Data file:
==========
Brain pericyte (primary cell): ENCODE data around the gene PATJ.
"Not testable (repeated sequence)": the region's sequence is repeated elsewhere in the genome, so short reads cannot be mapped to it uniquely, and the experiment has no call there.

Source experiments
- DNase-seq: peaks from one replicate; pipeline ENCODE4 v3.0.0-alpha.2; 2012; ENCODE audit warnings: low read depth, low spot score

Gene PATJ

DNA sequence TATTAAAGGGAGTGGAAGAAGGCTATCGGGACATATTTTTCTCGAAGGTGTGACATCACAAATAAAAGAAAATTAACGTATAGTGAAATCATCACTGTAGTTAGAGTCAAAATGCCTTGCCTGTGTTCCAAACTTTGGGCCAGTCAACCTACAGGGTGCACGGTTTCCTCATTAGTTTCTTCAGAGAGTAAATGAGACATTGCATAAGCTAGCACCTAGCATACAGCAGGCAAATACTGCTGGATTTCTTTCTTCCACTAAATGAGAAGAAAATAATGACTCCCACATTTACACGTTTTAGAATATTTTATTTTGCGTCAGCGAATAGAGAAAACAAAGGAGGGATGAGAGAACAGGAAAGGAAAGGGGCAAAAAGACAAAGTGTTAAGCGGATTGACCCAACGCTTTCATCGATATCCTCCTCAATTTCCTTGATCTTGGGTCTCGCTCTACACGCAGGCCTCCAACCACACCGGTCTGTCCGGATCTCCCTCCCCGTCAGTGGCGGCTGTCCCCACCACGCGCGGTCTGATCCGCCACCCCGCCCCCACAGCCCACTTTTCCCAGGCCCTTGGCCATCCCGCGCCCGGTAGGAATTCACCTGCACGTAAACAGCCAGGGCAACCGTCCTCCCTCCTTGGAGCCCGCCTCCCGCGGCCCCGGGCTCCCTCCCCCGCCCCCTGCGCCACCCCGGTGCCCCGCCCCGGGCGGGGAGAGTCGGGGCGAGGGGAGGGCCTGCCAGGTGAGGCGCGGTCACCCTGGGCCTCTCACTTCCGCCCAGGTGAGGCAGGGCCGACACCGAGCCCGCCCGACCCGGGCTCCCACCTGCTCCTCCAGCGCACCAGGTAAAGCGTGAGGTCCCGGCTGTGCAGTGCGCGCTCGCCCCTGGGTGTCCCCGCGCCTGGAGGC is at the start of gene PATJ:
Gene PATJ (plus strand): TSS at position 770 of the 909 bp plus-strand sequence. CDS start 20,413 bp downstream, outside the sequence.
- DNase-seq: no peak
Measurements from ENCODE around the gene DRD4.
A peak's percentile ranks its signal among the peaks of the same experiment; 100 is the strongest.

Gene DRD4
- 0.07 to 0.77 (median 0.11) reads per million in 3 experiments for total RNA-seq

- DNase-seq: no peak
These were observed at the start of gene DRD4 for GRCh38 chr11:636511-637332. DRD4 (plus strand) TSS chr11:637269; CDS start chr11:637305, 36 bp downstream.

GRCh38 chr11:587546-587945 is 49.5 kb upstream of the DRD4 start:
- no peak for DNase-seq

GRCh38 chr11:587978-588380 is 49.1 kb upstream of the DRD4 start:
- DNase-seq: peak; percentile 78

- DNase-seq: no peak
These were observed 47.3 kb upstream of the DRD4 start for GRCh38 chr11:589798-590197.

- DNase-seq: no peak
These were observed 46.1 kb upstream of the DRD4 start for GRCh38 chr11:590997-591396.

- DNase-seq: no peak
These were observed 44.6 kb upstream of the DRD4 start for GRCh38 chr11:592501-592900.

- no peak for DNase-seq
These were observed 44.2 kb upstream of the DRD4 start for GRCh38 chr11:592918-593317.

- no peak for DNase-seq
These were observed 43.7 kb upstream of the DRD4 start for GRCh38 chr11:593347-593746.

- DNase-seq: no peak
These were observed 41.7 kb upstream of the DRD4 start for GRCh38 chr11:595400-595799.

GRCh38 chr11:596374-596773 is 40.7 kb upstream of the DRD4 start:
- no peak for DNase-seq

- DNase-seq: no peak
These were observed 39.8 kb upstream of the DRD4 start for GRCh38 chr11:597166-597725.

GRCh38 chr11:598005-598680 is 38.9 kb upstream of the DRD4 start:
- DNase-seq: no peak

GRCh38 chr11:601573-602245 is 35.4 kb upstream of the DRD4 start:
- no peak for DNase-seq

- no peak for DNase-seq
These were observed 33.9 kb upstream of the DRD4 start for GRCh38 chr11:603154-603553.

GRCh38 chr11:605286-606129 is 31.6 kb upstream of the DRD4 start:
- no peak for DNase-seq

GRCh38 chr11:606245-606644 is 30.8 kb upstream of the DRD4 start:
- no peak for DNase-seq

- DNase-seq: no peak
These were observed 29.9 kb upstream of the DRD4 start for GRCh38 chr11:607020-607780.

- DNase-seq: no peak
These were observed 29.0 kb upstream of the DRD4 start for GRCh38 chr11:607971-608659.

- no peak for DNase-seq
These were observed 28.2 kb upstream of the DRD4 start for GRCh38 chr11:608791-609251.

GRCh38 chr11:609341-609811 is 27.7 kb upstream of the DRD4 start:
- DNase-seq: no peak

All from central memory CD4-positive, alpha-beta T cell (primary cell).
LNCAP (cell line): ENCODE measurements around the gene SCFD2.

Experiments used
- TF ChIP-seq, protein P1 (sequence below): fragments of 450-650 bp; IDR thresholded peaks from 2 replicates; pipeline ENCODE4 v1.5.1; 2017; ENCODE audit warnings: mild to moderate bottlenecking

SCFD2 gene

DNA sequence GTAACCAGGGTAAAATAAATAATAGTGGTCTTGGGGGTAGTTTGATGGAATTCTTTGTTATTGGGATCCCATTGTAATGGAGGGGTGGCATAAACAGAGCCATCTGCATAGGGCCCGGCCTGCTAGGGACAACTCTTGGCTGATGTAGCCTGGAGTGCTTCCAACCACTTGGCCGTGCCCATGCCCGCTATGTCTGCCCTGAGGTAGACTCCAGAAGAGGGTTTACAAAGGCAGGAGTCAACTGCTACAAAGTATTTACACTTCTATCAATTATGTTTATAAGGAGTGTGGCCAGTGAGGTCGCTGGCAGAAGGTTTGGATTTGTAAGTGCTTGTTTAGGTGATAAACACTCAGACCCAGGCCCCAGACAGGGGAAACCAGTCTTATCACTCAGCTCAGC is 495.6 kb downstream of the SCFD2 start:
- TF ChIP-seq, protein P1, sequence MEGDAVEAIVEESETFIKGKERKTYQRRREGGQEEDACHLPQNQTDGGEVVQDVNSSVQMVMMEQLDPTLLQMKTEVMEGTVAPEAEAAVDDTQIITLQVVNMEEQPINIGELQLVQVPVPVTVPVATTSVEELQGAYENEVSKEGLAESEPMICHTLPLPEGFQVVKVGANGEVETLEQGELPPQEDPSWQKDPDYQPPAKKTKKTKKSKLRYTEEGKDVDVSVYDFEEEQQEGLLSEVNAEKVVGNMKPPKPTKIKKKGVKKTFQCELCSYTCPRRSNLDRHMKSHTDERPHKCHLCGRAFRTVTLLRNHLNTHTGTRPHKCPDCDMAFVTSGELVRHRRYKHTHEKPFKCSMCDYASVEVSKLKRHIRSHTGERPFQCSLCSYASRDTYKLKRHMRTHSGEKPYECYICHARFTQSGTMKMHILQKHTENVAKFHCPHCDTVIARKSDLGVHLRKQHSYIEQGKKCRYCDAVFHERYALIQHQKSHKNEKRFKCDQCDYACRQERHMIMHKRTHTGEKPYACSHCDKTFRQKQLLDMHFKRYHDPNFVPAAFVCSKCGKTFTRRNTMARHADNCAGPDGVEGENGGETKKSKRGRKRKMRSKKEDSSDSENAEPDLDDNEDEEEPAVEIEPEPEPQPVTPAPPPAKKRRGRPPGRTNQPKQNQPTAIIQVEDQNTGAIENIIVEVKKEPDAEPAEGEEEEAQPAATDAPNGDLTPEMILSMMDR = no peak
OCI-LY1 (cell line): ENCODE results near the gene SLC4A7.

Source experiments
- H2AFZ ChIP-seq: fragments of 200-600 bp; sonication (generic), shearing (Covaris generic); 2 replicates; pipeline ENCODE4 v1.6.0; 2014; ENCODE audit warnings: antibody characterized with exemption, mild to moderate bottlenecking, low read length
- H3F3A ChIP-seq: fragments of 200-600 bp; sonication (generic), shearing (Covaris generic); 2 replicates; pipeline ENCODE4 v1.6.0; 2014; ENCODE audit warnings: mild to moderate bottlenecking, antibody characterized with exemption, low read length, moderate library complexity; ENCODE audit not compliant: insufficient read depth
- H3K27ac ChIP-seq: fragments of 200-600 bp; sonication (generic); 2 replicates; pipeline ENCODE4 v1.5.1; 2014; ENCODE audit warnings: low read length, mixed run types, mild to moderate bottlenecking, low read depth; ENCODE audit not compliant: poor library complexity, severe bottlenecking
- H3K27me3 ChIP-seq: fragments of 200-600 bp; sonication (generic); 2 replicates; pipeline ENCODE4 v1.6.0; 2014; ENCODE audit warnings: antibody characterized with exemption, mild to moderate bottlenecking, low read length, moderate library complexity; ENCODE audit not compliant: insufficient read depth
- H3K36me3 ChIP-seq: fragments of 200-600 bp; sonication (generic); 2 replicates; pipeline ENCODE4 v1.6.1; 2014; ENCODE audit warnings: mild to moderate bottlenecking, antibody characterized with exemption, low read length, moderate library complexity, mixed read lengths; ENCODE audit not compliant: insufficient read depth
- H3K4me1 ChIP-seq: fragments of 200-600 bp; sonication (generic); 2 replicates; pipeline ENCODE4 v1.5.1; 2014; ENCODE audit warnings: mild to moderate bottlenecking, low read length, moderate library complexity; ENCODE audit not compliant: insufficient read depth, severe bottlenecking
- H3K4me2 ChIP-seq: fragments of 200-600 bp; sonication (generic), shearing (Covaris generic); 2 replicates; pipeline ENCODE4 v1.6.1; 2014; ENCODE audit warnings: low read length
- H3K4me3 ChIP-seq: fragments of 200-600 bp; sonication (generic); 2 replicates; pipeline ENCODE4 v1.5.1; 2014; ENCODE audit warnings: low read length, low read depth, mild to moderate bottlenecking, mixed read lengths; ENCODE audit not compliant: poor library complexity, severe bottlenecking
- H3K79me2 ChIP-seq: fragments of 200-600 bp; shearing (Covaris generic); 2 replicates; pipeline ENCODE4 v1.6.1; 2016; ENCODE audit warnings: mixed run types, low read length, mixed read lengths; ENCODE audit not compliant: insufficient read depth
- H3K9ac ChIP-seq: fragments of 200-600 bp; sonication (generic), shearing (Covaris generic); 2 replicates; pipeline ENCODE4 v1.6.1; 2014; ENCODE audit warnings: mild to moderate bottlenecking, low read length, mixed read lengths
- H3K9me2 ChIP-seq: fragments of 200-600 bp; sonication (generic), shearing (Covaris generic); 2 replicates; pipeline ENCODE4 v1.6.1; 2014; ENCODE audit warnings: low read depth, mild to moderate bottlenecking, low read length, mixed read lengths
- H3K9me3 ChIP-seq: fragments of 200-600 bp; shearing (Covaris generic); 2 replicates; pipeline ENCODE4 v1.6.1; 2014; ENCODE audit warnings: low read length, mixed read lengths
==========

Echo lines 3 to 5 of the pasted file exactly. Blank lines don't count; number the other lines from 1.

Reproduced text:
Source experiments
- DNase-seq: peaks from one replicate; pipeline ENCODE4 v3.0.0-alpha.2; 2012; ENCODE audit warnings: low read depth, low spot score

Gene PATJ